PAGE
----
novelette or a developed sketch, even The origin of the Short Story proper though the types sometimes blend. The may be traced to a union of the episodic middle form entails a dramatic conflict tale and the eighteenth century essay. In which comes to a swift climax, a characthe Sir Roger De Coverley Papers, teristic which is peculiar to itself and to Steele and Addison employed the vivid the one-act play. ness of narration to give added weight to This rising dramatic interest involved their satire. But it was a means to an | in what textbook cant calls the opposition end, not the end itself. It remained for of forces is what chiefly differentiates the Washington Irving in those American Short Story from the tale or sketch. On classics "The Legend of Sleepy Hollow" the other hand it is unity of action and and “Rip Van Winkle" so to emphasize singleness of impression that marks the the narrative element as to create a rec distinction between the Short Story and ognizable link between the essay and the the longer forms. Edgar Allan Poe was Short Story. With this heritage the continually preaching the necessity for pioneers of the true genre-Prosper keeping the dénouement always in view Merimée, Alexander Pushkin, Edgar Al and for pruning ruthlessly all excrescences lan Poe, and Nathaniel Hawthorne-be -which is another way of saying that gan their work.
the writer must not be seduced into blindIt is easy to see from the lack of con alley incidents or be lured by the charms densation, the unnecessary violation of of quaint character or picturesque lothe unity of time, and the resulting blur cality to inscribe impressions which his of the intended impression in “The Shot” | ultimate purpose does not demand. Con(1830) that Alexander Pushkin either scious art must rise above predilection. had not understood the precepts which | If, then, the attempt is made to formuwere to govern the Short Story for the late a definition which will accord with next century or else had been unable to the philosophy of the critics and the pracapply them. It was Prosper Merimée | tice of the writers, the result will approxiwho in “Mateo Falcone" (1829) had first mate the following dictum: A Short pointed the way to that nice proportion, Story is the adroit resolution of a drathat economy of detail and singleness of matic conflict in a prose narrative brief impression which Poe was to bring to enough to permit a single, definite impresperfection a decade later.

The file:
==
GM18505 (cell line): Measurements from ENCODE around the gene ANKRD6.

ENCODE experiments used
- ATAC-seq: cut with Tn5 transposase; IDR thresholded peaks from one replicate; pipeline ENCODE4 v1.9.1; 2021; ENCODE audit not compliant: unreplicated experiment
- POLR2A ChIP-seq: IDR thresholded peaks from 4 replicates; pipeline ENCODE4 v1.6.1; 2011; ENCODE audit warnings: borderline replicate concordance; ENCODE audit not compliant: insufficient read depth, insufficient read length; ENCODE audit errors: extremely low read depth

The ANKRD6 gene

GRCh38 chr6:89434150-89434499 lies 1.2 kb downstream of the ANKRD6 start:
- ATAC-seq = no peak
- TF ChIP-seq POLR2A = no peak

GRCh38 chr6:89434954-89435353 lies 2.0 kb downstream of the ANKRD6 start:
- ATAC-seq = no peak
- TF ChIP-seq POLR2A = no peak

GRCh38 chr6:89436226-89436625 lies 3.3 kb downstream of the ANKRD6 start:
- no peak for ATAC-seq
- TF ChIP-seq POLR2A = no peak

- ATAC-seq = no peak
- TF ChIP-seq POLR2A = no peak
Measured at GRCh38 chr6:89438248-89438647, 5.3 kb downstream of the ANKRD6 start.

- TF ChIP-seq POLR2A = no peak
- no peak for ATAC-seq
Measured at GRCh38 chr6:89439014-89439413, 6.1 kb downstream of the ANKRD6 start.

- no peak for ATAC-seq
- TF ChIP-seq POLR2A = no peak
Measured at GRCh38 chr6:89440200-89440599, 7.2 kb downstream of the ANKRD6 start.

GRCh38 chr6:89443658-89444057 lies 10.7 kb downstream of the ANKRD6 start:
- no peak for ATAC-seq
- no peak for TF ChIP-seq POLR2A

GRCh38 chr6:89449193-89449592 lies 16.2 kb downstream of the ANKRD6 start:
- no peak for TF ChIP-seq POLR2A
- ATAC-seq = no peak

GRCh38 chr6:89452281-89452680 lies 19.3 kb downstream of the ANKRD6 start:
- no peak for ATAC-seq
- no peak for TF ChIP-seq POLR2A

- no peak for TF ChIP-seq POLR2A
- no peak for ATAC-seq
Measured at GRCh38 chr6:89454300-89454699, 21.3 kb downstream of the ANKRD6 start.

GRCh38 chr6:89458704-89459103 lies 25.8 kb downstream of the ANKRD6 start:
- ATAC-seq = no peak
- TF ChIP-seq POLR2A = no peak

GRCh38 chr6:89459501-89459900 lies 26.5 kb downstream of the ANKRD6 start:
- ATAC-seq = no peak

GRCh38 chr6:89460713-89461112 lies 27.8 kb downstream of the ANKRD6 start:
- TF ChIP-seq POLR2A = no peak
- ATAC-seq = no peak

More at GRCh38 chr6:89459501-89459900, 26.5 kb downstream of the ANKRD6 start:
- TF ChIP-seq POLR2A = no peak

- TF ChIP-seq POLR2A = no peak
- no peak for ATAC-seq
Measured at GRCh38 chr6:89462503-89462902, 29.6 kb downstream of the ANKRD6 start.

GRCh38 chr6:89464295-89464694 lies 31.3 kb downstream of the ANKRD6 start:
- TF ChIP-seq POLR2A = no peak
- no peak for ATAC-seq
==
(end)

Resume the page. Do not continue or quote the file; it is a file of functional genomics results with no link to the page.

sion. Like all fiction except drama it is What are the characteristics of this told from the point of view of the chief new artistic form? In some respects the character, a minor character, or the "ommaterials of the novel and the Short Story niscient author.” are similar. Both deal with imaginary When one begins to catalogue the incidents that happen to imaginary peo- | various types of prose that fall within this ple in a place which may or may not ex definition, he is staggered by the number ist. It is the great difference in length and variety of the possible classifications. which utterly separates the technique of There are stories of the highly romantic the two forms. The novelist in his hun and the highly realistic, the allegorical dred thousand words or more has room to l and the supernatural, the analytic (for